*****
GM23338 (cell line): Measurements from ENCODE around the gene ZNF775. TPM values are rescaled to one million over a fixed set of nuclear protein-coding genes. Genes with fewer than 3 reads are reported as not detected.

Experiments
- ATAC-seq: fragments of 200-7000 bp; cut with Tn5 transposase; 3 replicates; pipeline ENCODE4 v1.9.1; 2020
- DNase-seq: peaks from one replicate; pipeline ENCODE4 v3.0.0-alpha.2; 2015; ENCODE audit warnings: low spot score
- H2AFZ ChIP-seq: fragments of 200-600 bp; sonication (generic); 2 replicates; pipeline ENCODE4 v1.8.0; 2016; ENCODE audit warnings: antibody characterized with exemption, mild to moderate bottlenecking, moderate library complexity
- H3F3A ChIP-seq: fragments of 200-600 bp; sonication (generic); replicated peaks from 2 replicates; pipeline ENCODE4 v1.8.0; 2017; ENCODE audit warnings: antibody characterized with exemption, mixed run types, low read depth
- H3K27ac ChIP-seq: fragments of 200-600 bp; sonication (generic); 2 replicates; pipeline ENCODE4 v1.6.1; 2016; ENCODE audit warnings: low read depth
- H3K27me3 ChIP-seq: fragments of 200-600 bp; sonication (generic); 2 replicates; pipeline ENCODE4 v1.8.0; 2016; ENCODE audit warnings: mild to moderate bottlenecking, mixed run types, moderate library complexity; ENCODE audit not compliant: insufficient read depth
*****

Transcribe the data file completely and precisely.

GM23338 (cell line): Measurements from ENCODE around the gene ZNF775. TPM values are rescaled to one million over a fixed set of nuclear protein-coding genes. Genes with fewer than 3 reads are reported as not detected.

Experiments
- ATAC-seq: fragments of 200-7000 bp; cut with Tn5 transposase; 3 replicates; pipeline ENCODE4 v1.9.1; 2020
- DNase-seq: peaks from one replicate; pipeline ENCODE4 v3.0.0-alpha.2; 2015; ENCODE audit warnings: low spot score
- H2AFZ ChIP-seq: fragments of 200-600 bp; sonication (generic); 2 replicates; pipeline ENCODE4 v1.8.0; 2016; ENCODE audit warnings: antibody characterized with exemption, mild to moderate bottlenecking, moderate library complexity
- H3F3A ChIP-seq: fragments of 200-600 bp; sonication (generic); replicated peaks from 2 replicates; pipeline ENCODE4 v1.8.0; 2017; ENCODE audit warnings: antibody characterized with exemption, mixed run types, low read depth
- H3K27ac ChIP-seq: fragments of 200-600 bp; sonication (generic); 2 replicates; pipeline ENCODE4 v1.6.1; 2016; ENCODE audit warnings: low read depth
- H3K27me3 ChIP-seq: fragments of 200-600 bp; sonication (generic); 2 replicates; pipeline ENCODE4 v1.8.0; 2016; ENCODE audit warnings: mild to moderate bottlenecking, mixed run types, moderate library complexity; ENCODE audit not compliant: insufficient read depth